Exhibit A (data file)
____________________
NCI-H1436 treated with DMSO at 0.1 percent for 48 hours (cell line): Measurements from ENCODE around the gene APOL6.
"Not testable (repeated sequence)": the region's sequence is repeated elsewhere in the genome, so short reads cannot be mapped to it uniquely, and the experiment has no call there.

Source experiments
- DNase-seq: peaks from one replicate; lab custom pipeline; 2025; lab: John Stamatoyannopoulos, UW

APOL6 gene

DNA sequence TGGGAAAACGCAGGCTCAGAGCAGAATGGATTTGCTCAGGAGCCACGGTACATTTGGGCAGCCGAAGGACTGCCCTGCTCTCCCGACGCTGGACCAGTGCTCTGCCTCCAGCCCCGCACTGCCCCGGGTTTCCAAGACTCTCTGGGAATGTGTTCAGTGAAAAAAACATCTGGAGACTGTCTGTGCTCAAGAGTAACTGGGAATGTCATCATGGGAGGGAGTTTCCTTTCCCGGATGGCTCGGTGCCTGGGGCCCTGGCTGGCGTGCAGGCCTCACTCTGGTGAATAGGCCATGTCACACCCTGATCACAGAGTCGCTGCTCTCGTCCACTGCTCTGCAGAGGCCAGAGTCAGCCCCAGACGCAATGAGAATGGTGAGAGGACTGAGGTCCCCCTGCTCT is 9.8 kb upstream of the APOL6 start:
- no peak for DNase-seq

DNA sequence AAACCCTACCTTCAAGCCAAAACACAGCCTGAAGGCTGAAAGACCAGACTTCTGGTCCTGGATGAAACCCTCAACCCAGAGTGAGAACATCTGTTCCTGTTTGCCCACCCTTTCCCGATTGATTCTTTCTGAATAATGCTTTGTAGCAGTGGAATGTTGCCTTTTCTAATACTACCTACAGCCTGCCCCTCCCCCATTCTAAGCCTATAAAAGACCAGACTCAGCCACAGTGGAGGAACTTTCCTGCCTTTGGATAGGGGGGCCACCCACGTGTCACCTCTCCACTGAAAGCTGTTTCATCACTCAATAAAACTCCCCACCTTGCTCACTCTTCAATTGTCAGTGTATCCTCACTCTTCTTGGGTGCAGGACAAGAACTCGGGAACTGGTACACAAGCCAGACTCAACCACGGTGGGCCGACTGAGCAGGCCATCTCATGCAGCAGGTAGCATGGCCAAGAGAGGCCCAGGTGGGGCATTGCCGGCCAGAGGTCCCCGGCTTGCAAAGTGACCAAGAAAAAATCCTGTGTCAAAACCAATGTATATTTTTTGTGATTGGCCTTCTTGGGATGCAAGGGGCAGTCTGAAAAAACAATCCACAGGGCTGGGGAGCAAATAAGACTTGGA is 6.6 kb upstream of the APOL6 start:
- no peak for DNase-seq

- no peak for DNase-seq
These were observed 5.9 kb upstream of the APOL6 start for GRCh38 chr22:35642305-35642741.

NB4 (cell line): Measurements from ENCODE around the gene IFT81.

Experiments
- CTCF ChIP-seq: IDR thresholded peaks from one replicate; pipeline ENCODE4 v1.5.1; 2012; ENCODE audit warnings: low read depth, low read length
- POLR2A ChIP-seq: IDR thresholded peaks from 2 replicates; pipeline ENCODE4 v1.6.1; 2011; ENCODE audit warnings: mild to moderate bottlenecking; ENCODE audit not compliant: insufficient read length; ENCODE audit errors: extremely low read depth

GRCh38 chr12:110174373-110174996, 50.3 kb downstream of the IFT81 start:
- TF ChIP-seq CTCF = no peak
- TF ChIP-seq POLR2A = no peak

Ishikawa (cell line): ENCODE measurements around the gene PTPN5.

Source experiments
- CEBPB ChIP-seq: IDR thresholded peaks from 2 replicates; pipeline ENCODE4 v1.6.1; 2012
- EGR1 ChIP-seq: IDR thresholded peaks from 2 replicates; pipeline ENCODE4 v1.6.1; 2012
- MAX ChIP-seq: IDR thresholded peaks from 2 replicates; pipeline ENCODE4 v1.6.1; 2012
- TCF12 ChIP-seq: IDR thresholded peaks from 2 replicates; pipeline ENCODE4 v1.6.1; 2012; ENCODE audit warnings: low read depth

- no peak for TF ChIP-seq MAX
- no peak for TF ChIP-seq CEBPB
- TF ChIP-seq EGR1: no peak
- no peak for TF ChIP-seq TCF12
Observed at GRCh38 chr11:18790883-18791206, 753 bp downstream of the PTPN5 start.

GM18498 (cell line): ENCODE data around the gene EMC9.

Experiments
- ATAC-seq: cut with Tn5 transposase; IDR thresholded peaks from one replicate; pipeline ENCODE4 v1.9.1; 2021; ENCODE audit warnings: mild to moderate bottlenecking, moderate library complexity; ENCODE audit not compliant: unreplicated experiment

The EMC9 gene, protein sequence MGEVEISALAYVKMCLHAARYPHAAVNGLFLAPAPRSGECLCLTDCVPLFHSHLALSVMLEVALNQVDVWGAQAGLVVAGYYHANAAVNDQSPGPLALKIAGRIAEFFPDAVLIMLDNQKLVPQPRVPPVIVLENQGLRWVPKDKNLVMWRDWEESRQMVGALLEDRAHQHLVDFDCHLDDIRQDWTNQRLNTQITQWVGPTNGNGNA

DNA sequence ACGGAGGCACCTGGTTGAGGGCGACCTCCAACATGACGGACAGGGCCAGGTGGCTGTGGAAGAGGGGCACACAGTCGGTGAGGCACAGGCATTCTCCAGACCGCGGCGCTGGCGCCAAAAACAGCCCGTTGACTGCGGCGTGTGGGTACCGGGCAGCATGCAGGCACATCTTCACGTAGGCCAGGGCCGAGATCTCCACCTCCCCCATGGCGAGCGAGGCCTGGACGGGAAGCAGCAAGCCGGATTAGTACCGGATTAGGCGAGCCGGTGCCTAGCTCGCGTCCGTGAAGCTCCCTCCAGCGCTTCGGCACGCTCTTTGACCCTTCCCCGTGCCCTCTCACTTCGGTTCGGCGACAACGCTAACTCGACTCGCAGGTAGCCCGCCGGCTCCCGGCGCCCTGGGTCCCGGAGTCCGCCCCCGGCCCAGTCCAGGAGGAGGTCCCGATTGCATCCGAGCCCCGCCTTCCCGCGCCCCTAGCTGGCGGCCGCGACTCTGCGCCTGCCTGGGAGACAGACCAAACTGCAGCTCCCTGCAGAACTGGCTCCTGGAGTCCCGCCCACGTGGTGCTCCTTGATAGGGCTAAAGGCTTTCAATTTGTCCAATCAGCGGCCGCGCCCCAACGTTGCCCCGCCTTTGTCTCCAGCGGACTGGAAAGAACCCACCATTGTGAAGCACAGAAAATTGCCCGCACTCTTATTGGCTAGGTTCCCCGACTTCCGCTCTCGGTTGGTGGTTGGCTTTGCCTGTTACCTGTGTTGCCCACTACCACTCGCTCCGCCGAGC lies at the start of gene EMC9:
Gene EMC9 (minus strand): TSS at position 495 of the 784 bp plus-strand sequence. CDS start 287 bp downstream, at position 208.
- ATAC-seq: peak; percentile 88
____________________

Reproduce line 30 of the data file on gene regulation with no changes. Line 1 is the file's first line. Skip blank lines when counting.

GM18498 (cell line): ENCODE data around the gene EMC9.